XII.—WALKS IN BAD WEATHER
Winter Walks as necessary as Summer Walks.—All we have said hitherto applies to the summer weather, which is, alas for us! a very limited and uncertain quantity in our part of the world. The question of out-of-door exercise in winter and in wet weather is really more important; for who that could would not be abroad in the summer time? If the children are to have what is quite the best thing for them, they should be two or three hours every day in the open air all through the winter, say an hour and a half in the morning and as long in the afternoon.
Pleasures connected with Frost and Snow.—When frost and snow are on the ground children have very festive times, what with sliding, snow-balling, and snow-building. But even on the frequent days when it is dirty under foot and dull over head they should be kept interested and alert, so that the heart may do its work cheerfully, and a grateful glow be kept up throughout the body in spite of clouds and cold weather.
Winter Observations.—All that has been said about ‘sight-seeing’ and ‘picture-painting,’ the little French talk, and observations to be noted in the
family diary, belongs just as much to winter weather as to summer; and there is no end to the things to be seen and noted. The party come across a big tree which they judge, from its build, to be an oak—down it goes in the diary; and when the leaves are out, the children come again to see if they are right. Many birds come into view the more freely in the cold weather that they are driven forth in search of food.
“The cattle mourn in corners where the fence screens them.”
“The sun, with ruddy orb
Ascending, fires the horizon.”
“Every herb and every spiry blade
Stretches a length of shadow o’er the field.”
“The sparrows peep, and quit the sheltering eaves.”
“The redbreast warbles still, but is content
With slender notes, and more than half suppress’d;
Pleased with his solitude, and flitting light
From spray to spray, where’er he rests he shakes
From many a twig the pendent drops of ice
That tinkle in the wither’d leaves below.”
There is no reason why the child’s winter walk should not be as fertile in observations as the poet’s; indeed, in one way, it is possible to see the more in winter, because the things to be seen do not crowd each other out.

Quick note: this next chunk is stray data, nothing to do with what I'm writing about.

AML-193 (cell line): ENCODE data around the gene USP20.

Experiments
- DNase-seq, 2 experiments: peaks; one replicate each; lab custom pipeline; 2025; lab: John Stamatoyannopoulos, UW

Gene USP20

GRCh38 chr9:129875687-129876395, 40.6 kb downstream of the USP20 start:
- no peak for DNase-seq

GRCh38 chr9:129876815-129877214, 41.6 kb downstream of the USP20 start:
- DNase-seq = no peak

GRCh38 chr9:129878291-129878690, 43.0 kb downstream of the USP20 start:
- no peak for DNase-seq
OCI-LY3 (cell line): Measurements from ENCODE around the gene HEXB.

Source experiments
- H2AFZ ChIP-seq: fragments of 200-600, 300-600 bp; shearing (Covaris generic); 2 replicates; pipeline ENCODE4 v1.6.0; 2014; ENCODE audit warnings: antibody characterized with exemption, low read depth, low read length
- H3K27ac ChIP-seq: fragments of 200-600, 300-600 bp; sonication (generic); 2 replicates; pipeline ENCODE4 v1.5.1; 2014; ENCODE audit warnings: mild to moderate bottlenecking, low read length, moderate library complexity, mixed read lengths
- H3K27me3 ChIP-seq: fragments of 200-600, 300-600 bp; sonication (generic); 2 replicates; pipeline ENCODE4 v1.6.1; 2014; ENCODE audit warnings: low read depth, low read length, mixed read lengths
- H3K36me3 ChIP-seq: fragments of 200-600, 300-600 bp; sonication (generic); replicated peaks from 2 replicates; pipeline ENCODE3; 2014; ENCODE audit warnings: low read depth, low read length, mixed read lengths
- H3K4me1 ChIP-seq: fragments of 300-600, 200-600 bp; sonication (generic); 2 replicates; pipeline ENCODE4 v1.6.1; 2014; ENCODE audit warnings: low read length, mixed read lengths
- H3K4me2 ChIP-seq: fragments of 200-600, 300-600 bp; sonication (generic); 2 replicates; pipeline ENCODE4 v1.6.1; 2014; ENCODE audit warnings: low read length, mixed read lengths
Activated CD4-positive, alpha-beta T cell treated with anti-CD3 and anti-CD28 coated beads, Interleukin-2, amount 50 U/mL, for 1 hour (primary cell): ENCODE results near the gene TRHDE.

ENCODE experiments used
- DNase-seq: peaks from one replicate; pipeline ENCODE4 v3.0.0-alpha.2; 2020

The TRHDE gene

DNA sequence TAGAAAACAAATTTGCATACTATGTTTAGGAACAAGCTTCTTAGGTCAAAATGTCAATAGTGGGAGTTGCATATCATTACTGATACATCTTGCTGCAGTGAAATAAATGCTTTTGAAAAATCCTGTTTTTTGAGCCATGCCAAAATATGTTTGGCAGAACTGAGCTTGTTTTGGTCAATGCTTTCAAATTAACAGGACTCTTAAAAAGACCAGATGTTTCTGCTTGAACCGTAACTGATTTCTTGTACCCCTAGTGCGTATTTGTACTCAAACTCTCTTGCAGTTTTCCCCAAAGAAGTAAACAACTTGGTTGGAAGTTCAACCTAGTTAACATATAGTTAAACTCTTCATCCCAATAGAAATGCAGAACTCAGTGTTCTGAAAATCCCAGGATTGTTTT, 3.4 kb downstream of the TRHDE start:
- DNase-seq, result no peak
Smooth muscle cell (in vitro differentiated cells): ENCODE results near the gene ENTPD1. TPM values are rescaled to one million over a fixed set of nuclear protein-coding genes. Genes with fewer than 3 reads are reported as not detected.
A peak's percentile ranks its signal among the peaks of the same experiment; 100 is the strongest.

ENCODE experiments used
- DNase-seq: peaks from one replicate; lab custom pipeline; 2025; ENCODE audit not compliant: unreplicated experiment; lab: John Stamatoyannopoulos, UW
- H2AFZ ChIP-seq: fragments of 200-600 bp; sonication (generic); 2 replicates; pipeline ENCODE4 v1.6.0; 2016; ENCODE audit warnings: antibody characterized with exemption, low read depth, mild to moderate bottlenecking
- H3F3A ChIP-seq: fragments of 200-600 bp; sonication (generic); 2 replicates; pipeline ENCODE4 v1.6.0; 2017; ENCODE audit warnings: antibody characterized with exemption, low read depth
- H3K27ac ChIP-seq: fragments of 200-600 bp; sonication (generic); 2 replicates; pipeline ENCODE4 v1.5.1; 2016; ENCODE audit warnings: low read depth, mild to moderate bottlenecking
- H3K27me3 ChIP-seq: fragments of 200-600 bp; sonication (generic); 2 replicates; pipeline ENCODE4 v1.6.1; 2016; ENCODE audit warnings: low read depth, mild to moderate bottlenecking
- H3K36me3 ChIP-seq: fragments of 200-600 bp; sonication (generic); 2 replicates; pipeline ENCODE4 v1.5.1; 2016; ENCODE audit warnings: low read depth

Habit of Attention.—Winter walks, too, whether in town or country, give great opportunities for cultivating the habit of attention. The famous conjurer, Robert Houdin, relates in his autobiography, that he and his son would pass rapidly before a shop window, that of a toy-shop, for instance, and each cast an attentive glance upon it. A few steps further on each drew paper and pencil from his pocket, and tried which could enumerate the greater number of the
objects momentarily seen in passing. The boy surpassed his father in quickness of apprehension, being often able to write down forty objects, whilst his father could scarcely reach thirty; yet on their returning to verify his statement, the son was rarely found to have made a mistake. Here is a hint for a highly educational amusement for many a winter’s walk.
Wet Weather Tramps.—But what about the wet days? The fact is, that rain, unless of the heaviest, does the children no harm at all if they are suitably clothed. But every sort of waterproof garment should be tabooed, because the texture which will not admit rain will not allow of the escape of the insensible perspiration, and one secret of health for people who have no organic disease is the prompt carrying off of the decayed and harmful matters discharged by the skin.
Outer Garments for.—Children should have woollen rain-garments—made of coarse serge, for instance,—to be changed the moment they return from a walk, and then there is no risk of catching cold. This is the common-sense of the matter. Wet cloths are put upon the head of a fever patient; by-and-by the cloths dry, and are dipped again: what has become of the water? It has evaporated, and, in evaporating, has carried off much heat from the fevered head. Now, that which eases the hot skin of fever is just the one thing to be avoided in ordinary circumstances. To be wet to the skin may do a child no more harm than a bath would do him, if the wet clothes do not dry upon him—that is, if the water does not evaporate, carrying off much heat from his body in the process. It is the loss of animal heat which is followed by ‘colds,’ and not the ‘wetting,’
which mothers are ready to deplore. Keep a child active and happy in the rain, and he gets nothing but good from his walk. The case is altered if the child has a cold already; then active exercise might increase any inflammation already set up.
I do not know whether it is more than a pretty fancy of Richter’s, that a spring shower is a sort of electric bath, and a very potent means of health; certainly rain clears the atmosphere—a fact of considerable importance in and about large towns. But it is enough for our purpose to prove that the rain need do no harm; for abundant daily exercise in the fresh air is of such vital importance to the children, that really nothing but sickness should keep them within doors. A mere time and distance tramp is sufficiently joyous for a wet day, for, taken good-humouredly, the beating rain itself is exhilarating. The ‘long run’ of the schoolboy, that is, a steady trot, breaking now and then into a run, is capital exercise; but regard must be had to the powers of the children, who must not be overdone.
Precautions.—At the same time, children should never be allowed to sit or stand about in damp clothes; and here is the use of waterproof rain-wraps—to keep them dry on short journeys to church, or school, or neighbour’s house, where they cannot very well change their garments.